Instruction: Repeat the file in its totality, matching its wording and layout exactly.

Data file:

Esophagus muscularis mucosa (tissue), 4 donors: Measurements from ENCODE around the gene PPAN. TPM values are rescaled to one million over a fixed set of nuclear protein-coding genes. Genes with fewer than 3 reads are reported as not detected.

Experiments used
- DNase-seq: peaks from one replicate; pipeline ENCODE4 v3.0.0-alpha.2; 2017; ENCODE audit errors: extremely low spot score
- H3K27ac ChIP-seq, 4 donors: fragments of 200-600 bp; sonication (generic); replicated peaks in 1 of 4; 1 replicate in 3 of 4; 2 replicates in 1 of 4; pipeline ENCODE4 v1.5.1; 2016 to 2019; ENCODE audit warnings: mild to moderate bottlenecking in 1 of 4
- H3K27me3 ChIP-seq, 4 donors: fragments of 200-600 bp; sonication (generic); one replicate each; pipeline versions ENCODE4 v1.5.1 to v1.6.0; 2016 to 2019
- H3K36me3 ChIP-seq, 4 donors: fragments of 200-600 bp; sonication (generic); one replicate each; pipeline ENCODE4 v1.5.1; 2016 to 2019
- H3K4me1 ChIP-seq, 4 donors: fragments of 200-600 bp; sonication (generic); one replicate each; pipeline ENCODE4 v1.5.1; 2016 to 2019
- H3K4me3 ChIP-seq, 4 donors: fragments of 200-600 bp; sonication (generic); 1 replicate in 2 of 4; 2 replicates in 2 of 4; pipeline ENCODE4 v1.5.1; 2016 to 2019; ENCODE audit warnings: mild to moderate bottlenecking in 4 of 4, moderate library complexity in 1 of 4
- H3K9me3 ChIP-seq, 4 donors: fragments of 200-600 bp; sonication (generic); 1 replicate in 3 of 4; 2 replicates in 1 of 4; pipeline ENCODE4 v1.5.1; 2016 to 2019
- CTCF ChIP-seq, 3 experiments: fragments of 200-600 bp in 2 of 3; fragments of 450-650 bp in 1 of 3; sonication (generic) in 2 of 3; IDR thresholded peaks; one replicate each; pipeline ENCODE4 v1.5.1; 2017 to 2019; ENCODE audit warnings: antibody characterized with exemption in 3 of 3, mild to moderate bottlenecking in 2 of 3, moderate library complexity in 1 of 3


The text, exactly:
Esophagus muscularis mucosa (tissue), 4 donors: Measurements from ENCODE around the gene PPAN. TPM values are rescaled to one million over a fixed set of nuclear protein-coding genes. Genes with fewer than 3 reads are reported as not detected.

Experiments used
- DNase-seq: peaks from one replicate; pipeline ENCODE4 v3.0.0-alpha.2; 2017; ENCODE audit errors: extremely low spot score
- H3K27ac ChIP-seq, 4 donors: fragments of 200-600 bp; sonication (generic); replicated peaks in 1 of 4; 1 replicate in 3 of 4; 2 replicates in 1 of 4; pipeline ENCODE4 v1.5.1; 2016 to 2019; ENCODE audit warnings: mild to moderate bottlenecking in 1 of 4
- H3K27me3 ChIP-seq, 4 donors: fragments of 200-600 bp; sonication (generic); one replicate each; pipeline versions ENCODE4 v1.5.1 to v1.6.0; 2016 to 2019
- H3K36me3 ChIP-seq, 4 donors: fragments of 200-600 bp; sonication (generic); one replicate each; pipeline ENCODE4 v1.5.1; 2016 to 2019
- H3K4me1 ChIP-seq, 4 donors: fragments of 200-600 bp; sonication (generic); one replicate each; pipeline ENCODE4 v1.5.1; 2016 to 2019
- H3K4me3 ChIP-seq, 4 donors: fragments of 200-600 bp; sonication (generic); 1 replicate in 2 of 4; 2 replicates in 2 of 4; pipeline ENCODE4 v1.5.1; 2016 to 2019; ENCODE audit warnings: mild to moderate bottlenecking in 4 of 4, moderate library complexity in 1 of 4
- H3K9me3 ChIP-seq, 4 donors: fragments of 200-600 bp; sonication (generic); 1 replicate in 3 of 4; 2 replicates in 1 of 4; pipeline ENCODE4 v1.5.1; 2016 to 2019
- CTCF ChIP-seq, 3 experiments: fragments of 200-600 bp in 2 of 3; fragments of 450-650 bp in 1 of 3; sonication (generic) in 2 of 3; IDR thresholded peaks; one replicate each; pipeline ENCODE4 v1.5.1; 2017 to 2019; ENCODE audit warnings: antibody characterized with exemption in 3 of 3, mild to moderate bottlenecking in 2 of 3, moderate library complexity in 1 of 3